2. Now pop up your on camera flash. Check the flash mode: "fill flash" will give you the best balance between subject and background. There's also a "flash compensation" setting, so if you are finding your flash is overexposing the subject, set the flash compensation to -1 or -2. Take the shot, and look how the subject and background are balancing.

3. For a more sophisticated take, consider "dragging the shutter" -- using a shutter speed that's a bit slower (for example, try 1/15th of a second). The flash will freeze the main subject, and the slow shutter may create a more interesting background to the shot. You can even purposefully move the camera to create a little bit more interest in the background -- you might get streaking lights or an overall warmly lit look.

In general, good compact cameras and good DSLR cameras do a reasonable job of balancing subject and background when handled this way, but usually you'll want to dial that flash compensation down a stop.

Thursday, October 22, 2009

Advanced Relief On 88th Street



I saw that someone had left a bottle of "Advanced Relief" on the iron gate of the church, and it struck me as a strange thing. You would have to reach up to put something there.

Ten hours later, it was still there. Not moved in the slightest.

I'll look the next time I go past.

Wednesday, October 21, 2009

The Bronx, Looking Toward Manhattan



That light-grey speck in the distance? The Chrysler Building. Or have they changed the name, now that it's been sold?

A Tree Grows In Not Exactly Brooklyn



I snapped this while walking in The Bronx because it's unusual to see a tree branch growing out of a building, but also because it reminded me of:

Nature Photography, More or Less.

Photographer, Upper East Side



I'm generally not a fan of shots taken from behind people. It tends toward the exploitive, and tends to feel unconnected as well. Still, once in a while there's one I think works. Maybe it's the light streaming past.

For some reason, I thought this guy was a tourist. Maybe not. What was he so intent on photographing, up in the sky? I don't know: I snapped this with my iPhone and continued home. I'm usually fairly tuned in, but this time I just never thought to look.

Sunday, October 18, 2009

Final Cut Pro Without A Mouse, Part One

Want to work fast in Final Cut Pro? Learn to work without the mouse.

Oh, you'll need the mouse sooner or later. Some tasks are best done with the mouse. If you want to edit fast, however, you may want to learn a few useful key commands that will speed up your editing process. Besides: it's cold and flu season, and who knows what's on that thing. So let's try a little mouse-free editing.

Get prepped:
Let's do the basics first so you'll be ready for this adventure. (In fact, you'll probably do this step with the mouse, just to keep things simple, but that's okay.) Start Final Cut Pro.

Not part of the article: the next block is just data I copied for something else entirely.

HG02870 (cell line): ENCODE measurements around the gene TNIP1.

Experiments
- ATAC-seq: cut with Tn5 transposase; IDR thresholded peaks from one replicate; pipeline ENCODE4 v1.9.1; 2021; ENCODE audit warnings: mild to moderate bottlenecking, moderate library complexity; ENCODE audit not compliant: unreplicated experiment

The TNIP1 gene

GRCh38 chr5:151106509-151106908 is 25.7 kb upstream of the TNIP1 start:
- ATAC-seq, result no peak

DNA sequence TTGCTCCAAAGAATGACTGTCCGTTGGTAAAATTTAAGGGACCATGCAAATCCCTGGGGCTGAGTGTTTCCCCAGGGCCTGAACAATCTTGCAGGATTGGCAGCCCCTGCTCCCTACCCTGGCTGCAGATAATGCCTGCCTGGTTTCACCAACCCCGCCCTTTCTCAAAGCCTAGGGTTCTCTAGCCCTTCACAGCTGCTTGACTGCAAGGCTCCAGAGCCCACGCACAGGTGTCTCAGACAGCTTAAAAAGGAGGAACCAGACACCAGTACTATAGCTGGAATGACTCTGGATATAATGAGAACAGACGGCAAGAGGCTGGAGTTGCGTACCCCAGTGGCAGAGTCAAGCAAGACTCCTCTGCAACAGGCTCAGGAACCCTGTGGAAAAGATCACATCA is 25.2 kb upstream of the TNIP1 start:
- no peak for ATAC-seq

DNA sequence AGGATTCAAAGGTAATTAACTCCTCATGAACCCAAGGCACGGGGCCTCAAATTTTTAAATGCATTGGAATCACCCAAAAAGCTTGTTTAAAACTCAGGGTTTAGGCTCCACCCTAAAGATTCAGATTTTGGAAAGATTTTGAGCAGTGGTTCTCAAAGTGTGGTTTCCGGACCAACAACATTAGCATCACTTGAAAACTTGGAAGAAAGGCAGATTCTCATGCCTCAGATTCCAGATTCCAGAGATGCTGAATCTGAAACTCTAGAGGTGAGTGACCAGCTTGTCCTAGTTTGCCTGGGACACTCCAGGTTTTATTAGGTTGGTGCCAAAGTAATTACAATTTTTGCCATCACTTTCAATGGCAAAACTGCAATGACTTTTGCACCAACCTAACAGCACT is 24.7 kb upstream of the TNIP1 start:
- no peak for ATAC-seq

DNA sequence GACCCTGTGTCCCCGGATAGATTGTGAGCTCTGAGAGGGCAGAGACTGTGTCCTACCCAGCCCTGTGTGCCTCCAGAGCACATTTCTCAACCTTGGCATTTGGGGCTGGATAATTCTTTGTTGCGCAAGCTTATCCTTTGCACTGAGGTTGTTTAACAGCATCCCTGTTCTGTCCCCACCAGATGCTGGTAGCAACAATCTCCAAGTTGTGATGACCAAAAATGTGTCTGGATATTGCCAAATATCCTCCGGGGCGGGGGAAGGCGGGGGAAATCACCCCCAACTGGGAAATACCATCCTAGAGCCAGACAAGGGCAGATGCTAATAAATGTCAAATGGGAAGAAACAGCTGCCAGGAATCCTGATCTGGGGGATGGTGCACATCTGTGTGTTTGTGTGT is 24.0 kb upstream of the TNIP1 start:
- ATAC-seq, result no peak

First, you'll need some sort of video clip to work with. You should have your "easy setup" set to match -- so if the clip is in DV-NTSC format, set your "easy setup" (located under the Final Cut Pro menu) to the same format. Close any project that's open, choose New > Project and then save it somewhere using an easily-understood filename and keeping the .fcp suffix.

Now choose New > Sequence and give it a name you'll understand -- like "tedshandsfreeedit01" or something appropriate. You don't want "Sequence01" or anything default or unclear.

Now, let's import your video file: choose File > Import and select your file. Set that mouse aside and let's practice. Hit Control-u to change to the standard interface. That will arrange your windows in a way that's good for the type of work we'll be doing.

Now let's work.
  • Hit Apple-4 to activate the Browser window.
  • Use the Up-arrow and Down-arrow keys to select what file is active. When you are on the video file you want to work with, hit the the return key and that will "load" the video clip into the Viewer window and activates the Viewer window.
  • Now you can use the j, k and l keys to move the playhead around. Tap "l" and the playhead will move forward at normal speed, tap it more and it will move forward faster. Hitting "k" will pause. Hitting "j" will move the playhead backwards; hitting it more will move the playhead backwards faster. The spacebar can also be used: it toggles "play" and "pause." To move by single frames, use the leftarrow and rightarrow keys. To move in one-second intervals, hit shift-leftarrow or shift-rightarrow.
  • Move to where you think a useful part of the clip starts. Once you have your playhead there, hit the "i" key to mark your inpoint.
  • Move to where you think a useful part of the clip ends. Once you have your playhead there, hit the "o" key to mark your outpoint.
  • Now, let's preview if you have the right inpoint and outpoint. Hit shift-\ and you'll see the clip play from the inpoint to the outpoint. If it is wrong, move the playhead to a better point and hit "i" or "o" to set a new better point.
  • Once you have the clip like you want it, hit apple-u to make a subclip.
  • You will see this new clip appear in the Browser. It will have jagged edges (note that the main clip has smooth edges) and it will have the text selected -- it's ready for you to type in an appropriate name. Like "Moe pokes Larry in the eyes" or something that will later help you identify the clip.
Now, repeat these steps and you can make subclips out of your single video clip, all ready to edit or to hand over to another editor. How do you get those on the timeline and edit them? That will be in our next edition of "Final Cut Pro Without A Mouse."

Saturday, October 17, 2009

Booked

My friend Doug McCulloh was in town for a few days. You should probably buy his books: